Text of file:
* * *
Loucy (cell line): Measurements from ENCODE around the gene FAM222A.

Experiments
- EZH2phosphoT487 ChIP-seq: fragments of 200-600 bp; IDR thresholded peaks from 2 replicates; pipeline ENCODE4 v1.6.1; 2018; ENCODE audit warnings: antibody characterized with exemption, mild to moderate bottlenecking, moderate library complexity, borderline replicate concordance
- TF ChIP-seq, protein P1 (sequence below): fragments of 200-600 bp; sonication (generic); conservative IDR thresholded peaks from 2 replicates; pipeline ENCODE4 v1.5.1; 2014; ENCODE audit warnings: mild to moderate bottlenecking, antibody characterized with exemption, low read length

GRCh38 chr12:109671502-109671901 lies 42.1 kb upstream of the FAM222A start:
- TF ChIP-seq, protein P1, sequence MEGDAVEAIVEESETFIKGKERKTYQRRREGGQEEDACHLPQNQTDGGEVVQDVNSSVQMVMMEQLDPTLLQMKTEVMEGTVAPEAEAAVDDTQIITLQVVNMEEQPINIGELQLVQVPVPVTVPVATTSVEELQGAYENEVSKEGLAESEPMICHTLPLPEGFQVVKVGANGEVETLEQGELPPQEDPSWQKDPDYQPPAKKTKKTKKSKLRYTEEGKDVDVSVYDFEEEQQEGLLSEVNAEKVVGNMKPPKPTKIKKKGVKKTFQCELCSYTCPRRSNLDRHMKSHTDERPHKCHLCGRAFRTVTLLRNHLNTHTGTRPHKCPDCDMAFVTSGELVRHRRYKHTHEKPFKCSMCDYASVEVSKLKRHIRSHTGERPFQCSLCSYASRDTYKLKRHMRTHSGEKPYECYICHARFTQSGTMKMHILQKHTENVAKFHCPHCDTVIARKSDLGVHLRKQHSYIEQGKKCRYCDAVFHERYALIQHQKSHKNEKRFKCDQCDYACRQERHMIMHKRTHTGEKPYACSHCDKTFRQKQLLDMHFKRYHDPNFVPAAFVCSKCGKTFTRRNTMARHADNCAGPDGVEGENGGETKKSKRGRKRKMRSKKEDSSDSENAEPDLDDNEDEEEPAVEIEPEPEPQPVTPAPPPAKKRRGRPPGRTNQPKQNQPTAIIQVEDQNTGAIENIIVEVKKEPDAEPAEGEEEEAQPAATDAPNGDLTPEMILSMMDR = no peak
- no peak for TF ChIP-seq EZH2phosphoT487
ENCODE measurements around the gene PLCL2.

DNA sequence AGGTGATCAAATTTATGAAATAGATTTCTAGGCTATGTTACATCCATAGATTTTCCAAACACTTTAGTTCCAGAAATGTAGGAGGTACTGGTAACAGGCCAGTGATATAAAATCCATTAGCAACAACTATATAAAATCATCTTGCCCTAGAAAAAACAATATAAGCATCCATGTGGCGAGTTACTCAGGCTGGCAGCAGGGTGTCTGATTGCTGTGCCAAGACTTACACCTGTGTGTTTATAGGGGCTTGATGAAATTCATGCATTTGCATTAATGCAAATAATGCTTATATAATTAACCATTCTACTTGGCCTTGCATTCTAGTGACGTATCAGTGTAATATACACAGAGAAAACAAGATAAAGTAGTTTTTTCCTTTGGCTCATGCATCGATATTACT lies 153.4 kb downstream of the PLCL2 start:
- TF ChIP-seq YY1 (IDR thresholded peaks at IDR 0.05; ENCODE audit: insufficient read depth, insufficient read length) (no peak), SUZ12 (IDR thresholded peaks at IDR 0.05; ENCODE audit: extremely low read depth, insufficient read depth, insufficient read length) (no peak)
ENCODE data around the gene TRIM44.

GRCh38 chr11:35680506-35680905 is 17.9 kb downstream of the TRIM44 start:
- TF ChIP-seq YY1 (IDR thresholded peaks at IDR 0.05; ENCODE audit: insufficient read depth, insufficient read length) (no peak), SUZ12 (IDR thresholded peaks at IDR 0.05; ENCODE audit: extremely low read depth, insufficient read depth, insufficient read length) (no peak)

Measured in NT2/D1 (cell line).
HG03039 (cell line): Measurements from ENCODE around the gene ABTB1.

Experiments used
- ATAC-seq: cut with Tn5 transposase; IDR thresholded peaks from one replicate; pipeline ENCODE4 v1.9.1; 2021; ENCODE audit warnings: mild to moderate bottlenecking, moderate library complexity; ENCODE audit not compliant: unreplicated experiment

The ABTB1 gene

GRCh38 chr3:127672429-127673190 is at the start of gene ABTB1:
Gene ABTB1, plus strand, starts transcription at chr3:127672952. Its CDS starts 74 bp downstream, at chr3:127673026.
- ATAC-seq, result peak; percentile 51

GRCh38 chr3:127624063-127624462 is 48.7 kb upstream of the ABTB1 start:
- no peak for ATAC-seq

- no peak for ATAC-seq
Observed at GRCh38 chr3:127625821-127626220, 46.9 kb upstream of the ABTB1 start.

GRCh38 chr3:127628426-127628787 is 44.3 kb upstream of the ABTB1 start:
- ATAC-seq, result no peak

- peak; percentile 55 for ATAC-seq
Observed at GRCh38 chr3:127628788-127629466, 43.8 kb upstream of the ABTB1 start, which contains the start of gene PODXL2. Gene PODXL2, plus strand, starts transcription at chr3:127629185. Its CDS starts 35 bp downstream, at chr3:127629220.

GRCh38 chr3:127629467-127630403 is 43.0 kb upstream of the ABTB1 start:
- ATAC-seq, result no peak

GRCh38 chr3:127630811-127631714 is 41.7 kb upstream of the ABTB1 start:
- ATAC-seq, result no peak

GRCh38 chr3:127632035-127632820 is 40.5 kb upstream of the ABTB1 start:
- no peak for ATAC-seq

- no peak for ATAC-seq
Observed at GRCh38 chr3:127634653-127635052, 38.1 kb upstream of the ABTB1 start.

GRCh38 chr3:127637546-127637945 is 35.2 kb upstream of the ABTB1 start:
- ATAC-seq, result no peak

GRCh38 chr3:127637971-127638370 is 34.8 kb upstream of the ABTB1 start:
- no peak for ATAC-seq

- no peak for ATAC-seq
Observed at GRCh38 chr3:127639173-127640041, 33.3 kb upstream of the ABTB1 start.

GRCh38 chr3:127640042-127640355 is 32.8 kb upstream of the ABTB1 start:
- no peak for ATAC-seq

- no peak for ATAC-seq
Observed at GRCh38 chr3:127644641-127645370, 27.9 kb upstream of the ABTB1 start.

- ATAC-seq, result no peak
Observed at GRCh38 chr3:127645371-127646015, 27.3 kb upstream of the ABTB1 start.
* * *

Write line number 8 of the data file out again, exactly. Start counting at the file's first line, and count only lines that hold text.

ENCODE measurements around the gene PLCL2.